Regular property maintenance is key to running a successful rental investment. When a property is well-maintained, it’s desirable and that helps attract quality tenants and improve tenant retention.
We’re going to take you through 4 maintenance tips for your rental properties. Let’s get started, shall we?
Tip #1: Know Your Responsibilities as a Landlord
As a Florida landlord, you’re responsible for a smorgasbord of things. Including:
- Supplying your tenant with adequate trash receptacles. When tenants start renting your property, they will obviously need somewhere to put their garbage. It’s your responsibility to ensure they have enough trash bins.
- Ensuring all essential services are functioning. Essential services include electrical, heating, plumbing, gas, and all supplied appliances. If you fail to provide these, you’d be considered to have ‘constructively’ evicted your tenant. Constructive eviction is illegal.
- Maintaining common areas of the property. If renting out an apartment, you have a responsibility of ensuring all common areas are clean and have a working lighting system. Also, they must be safe and have stable banisters on the staircases.
- Following all building codes. Florida requires landlords to provide their tenants with a property that meets the minimum safety and health codes. Including, drinkable water, hot water during the cold season, functioning smoke and carbon monoxide detectors, and a working plumbing and electrical system.
- Providing running water. Your rental property must also have running water. In addition, it must also have a working toilet, shower and sink.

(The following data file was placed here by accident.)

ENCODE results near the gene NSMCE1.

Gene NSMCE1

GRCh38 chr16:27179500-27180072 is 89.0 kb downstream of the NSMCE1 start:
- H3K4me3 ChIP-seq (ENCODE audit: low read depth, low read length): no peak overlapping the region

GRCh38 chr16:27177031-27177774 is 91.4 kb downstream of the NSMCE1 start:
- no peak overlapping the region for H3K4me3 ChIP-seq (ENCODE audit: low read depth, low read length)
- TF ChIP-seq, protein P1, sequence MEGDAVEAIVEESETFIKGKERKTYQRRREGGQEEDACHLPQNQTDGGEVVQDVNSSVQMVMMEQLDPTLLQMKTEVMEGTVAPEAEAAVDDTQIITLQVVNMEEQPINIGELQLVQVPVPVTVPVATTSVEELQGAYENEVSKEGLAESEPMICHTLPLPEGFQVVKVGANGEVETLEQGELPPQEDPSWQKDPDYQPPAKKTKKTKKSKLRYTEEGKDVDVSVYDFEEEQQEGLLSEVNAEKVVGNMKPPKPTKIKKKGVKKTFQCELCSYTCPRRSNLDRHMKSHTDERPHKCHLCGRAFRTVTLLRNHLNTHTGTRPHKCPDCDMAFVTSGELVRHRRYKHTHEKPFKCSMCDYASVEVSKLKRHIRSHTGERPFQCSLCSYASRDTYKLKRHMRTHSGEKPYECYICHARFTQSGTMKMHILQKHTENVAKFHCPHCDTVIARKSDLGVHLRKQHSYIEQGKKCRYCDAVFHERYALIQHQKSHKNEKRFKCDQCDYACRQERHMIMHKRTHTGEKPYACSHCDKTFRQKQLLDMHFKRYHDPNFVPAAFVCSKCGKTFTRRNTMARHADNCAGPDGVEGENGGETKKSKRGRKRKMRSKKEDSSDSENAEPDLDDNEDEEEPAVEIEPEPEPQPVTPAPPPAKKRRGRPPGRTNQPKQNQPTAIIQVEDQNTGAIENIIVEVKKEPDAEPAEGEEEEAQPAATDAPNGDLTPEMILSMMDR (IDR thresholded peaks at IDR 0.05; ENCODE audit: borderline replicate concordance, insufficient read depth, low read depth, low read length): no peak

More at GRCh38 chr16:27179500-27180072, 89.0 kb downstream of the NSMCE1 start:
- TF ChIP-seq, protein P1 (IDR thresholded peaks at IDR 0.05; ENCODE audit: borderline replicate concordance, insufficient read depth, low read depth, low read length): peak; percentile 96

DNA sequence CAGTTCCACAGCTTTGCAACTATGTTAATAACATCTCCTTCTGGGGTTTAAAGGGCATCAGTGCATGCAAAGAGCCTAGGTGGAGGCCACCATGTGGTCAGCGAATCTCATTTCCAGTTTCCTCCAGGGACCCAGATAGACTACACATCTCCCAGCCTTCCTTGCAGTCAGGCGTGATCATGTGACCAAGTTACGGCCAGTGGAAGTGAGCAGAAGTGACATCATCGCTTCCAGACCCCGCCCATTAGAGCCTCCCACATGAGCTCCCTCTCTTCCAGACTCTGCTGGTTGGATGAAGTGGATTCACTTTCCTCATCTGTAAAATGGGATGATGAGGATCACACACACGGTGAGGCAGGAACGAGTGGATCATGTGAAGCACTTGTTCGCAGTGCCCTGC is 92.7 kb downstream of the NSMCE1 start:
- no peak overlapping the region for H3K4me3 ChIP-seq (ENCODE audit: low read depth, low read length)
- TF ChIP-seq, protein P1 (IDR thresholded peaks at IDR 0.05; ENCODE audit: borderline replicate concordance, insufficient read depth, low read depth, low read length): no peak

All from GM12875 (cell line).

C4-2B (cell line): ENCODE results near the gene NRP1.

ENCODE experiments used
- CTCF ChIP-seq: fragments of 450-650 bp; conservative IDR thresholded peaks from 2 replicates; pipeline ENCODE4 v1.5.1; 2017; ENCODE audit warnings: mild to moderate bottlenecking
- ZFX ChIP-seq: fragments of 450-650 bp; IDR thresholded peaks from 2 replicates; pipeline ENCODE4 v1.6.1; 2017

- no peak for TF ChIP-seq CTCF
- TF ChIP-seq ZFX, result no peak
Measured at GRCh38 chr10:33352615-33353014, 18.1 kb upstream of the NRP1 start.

- Performing repairs. As a landlord, you also have a responsibility to make reasonable repairs to ensure the property remains habitable.
Tip #2: Know What Responsibilities Your Tenant is Liable For
Tenants, too, have certain responsibilities under a residential lease agreement. The following are the legal ways tenants are required to help with rental maintenance.
- Ensuring the property is free from both safety and sanitary hazards. When it comes to safety and health issues, your tenants have several responsibilities. Including, ensuring emergency exits are accessible, and not tampering with smoke and/or carbon monoxide detectors.
- Following habitability codes. Your tenants must also follow building and housing codes. For example, most leases cap the number of adult tenants that can occupy a rental unit. In such a case, if your tenant sneaks in an additional person, they would be in violation of the housing laws and that would mean more normal wear and tear.
- Preventing the growth of mold. Tenants also have a legal responsibility to prevent the growth of mold. They must not provide an environment that promotes mold growth, such as letting excessive moisture accumulate in their units. They must, for instance, open windows or turn on the fan when showering.
- Respecting the property. Tenants have a responsibility to care for their rental units. They must not, for instance, cause negligent or careless damage to the property. In addition, they must keep all appliances they have been provided within a reasonably clean condition and keep all plumbing fixtures reasonably clean.